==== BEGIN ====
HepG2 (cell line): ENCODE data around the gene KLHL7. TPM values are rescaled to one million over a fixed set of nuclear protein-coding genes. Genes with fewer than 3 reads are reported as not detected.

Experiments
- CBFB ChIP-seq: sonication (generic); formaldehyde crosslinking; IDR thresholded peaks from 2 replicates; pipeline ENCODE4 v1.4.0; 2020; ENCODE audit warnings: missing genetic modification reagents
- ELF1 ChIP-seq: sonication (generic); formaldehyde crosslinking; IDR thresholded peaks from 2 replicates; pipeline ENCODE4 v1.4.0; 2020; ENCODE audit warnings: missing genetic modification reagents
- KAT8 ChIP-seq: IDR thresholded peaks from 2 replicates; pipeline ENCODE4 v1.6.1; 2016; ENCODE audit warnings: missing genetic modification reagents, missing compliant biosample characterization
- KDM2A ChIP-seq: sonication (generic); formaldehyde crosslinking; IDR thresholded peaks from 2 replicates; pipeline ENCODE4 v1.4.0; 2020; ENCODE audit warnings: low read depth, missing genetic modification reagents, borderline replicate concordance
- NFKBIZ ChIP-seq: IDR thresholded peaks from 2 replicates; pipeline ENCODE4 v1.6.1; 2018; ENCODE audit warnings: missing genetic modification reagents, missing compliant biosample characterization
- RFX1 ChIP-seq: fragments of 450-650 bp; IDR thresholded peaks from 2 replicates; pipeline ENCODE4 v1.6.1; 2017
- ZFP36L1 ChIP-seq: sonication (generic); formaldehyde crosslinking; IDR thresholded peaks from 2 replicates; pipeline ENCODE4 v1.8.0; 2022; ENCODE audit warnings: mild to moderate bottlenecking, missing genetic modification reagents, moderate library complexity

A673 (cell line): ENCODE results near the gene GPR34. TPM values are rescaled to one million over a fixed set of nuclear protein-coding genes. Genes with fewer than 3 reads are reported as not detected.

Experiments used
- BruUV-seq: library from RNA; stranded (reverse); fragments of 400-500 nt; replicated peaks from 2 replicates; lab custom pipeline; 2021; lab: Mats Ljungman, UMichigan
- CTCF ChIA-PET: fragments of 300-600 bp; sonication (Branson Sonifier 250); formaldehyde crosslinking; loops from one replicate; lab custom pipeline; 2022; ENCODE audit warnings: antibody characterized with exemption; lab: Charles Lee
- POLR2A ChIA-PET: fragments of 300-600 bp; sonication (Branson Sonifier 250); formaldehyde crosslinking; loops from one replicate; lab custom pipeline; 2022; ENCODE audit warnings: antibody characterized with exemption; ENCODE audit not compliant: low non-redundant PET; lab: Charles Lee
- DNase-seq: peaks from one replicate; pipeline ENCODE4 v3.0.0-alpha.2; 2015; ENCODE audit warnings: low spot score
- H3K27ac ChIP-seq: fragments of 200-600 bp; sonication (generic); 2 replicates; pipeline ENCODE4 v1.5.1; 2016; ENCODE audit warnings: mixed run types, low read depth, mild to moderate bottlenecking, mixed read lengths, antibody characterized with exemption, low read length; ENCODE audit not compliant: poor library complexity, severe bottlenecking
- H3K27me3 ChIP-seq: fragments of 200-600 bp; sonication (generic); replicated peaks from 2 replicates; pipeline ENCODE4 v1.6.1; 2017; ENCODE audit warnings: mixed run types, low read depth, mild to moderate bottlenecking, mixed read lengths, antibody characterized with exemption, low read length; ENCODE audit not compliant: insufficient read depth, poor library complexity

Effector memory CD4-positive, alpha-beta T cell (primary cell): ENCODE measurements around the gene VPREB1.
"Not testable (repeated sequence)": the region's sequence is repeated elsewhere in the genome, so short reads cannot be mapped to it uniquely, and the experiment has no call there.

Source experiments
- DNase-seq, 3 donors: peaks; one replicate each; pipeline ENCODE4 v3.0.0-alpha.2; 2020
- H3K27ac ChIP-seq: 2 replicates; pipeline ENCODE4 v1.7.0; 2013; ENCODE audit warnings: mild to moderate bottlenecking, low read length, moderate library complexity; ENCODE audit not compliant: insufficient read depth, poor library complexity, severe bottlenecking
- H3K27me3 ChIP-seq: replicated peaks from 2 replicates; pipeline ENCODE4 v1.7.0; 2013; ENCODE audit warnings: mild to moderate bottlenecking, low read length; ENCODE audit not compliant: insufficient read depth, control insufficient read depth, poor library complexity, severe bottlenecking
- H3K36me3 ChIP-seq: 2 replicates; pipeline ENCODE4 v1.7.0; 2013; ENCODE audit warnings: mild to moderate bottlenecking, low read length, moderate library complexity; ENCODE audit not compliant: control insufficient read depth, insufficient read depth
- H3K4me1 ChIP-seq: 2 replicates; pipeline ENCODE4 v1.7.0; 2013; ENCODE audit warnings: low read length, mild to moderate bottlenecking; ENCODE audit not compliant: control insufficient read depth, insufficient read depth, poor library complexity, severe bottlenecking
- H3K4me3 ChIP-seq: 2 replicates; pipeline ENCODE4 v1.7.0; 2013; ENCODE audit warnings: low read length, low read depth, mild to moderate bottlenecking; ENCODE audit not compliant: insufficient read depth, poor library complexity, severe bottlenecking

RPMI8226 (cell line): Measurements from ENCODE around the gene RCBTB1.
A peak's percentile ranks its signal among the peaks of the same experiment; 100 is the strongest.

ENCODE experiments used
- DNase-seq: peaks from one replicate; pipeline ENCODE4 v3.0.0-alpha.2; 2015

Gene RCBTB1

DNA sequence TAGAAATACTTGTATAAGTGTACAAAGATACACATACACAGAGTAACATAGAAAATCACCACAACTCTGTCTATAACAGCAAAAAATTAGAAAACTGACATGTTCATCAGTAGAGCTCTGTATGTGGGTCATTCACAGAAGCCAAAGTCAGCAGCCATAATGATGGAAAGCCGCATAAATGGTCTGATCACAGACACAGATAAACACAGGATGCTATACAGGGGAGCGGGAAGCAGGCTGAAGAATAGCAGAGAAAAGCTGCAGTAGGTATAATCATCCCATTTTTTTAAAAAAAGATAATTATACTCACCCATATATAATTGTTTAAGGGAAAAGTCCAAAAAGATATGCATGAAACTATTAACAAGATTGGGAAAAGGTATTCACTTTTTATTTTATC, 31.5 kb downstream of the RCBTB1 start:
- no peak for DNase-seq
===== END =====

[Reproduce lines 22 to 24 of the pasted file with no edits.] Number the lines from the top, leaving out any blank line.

- H3K27ac ChIP-seq: 2 replicates; pipeline ENCODE4 v1.7.0; 2013; ENCODE audit warnings: mild to moderate bottlenecking, low read length, moderate library complexity; ENCODE audit not compliant: insufficient read depth, poor library complexity, severe bottlenecking
- H3K27me3 ChIP-seq: replicated peaks from 2 replicates; pipeline ENCODE4 v1.7.0; 2013; ENCODE audit warnings: mild to moderate bottlenecking, low read length; ENCODE audit not compliant: insufficient read depth, control insufficient read depth, poor library complexity, severe bottlenecking
- H3K36me3 ChIP-seq: 2 replicates; pipeline ENCODE4 v1.7.0; 2013; ENCODE audit warnings: mild to moderate bottlenecking, low read length, moderate library complexity; ENCODE audit not compliant: control insufficient read depth, insufficient read depth